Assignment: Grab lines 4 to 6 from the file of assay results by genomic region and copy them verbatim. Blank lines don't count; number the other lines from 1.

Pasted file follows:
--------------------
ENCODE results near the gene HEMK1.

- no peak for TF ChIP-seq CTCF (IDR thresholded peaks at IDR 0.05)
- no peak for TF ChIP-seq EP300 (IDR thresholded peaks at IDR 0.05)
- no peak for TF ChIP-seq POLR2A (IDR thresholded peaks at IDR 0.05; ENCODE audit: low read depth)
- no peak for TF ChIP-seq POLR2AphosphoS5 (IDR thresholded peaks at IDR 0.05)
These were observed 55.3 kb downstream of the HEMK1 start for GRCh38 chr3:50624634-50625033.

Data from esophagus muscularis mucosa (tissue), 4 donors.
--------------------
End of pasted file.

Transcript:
- no peak for TF ChIP-seq POLR2A (IDR thresholded peaks at IDR 0.05; ENCODE audit: low read depth)
- no peak for TF ChIP-seq POLR2AphosphoS5 (IDR thresholded peaks at IDR 0.05)
These were observed 55.3 kb downstream of the HEMK1 start for GRCh38 chr3:50624634-50625033.